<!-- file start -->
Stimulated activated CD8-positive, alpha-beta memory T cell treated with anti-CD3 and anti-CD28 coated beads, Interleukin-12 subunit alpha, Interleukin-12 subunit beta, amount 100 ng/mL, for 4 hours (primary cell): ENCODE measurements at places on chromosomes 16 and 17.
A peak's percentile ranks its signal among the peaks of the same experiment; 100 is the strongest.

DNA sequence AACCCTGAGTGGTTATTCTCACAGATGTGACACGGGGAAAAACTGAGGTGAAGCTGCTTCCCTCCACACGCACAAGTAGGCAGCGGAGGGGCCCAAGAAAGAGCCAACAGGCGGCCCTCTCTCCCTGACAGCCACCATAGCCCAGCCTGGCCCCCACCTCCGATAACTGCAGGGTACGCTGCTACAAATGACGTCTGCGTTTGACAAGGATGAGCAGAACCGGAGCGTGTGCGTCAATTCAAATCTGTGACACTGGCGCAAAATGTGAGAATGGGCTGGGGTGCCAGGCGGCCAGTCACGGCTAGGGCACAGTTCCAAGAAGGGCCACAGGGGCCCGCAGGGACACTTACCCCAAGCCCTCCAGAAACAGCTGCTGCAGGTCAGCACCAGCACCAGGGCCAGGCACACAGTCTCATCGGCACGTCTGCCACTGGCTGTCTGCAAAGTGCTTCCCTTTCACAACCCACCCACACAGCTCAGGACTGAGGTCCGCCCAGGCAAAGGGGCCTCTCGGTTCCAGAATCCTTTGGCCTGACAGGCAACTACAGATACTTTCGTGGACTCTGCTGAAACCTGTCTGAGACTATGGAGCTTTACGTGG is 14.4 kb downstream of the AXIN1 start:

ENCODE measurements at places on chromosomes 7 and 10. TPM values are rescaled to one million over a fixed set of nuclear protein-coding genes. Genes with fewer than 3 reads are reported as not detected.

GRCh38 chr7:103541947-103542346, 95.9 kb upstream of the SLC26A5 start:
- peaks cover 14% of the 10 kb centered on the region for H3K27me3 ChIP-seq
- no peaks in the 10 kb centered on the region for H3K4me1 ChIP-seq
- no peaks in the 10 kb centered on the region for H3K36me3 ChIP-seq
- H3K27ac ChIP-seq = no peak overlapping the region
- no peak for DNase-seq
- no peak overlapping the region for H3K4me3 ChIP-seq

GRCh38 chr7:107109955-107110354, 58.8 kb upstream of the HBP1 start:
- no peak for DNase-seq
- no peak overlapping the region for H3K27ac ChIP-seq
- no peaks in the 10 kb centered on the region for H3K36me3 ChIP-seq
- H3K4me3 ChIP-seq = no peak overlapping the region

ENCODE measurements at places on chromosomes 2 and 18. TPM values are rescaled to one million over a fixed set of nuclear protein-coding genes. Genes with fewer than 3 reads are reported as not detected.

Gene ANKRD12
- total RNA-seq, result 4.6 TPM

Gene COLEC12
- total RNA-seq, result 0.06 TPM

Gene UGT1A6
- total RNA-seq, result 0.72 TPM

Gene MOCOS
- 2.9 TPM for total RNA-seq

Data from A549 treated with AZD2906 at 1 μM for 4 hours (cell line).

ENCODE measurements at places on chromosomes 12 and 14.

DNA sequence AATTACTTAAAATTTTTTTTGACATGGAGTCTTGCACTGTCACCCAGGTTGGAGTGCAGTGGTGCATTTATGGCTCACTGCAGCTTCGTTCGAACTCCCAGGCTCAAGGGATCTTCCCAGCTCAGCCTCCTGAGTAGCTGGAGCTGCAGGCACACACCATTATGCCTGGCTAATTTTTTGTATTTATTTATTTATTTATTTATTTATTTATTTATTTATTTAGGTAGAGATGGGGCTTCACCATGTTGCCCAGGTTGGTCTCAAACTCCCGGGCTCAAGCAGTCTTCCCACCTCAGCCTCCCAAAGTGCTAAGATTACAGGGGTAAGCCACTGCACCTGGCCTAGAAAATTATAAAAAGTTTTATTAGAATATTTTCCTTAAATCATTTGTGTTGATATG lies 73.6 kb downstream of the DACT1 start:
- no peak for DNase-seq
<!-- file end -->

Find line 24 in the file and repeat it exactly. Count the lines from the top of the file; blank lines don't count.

Gene MOCOS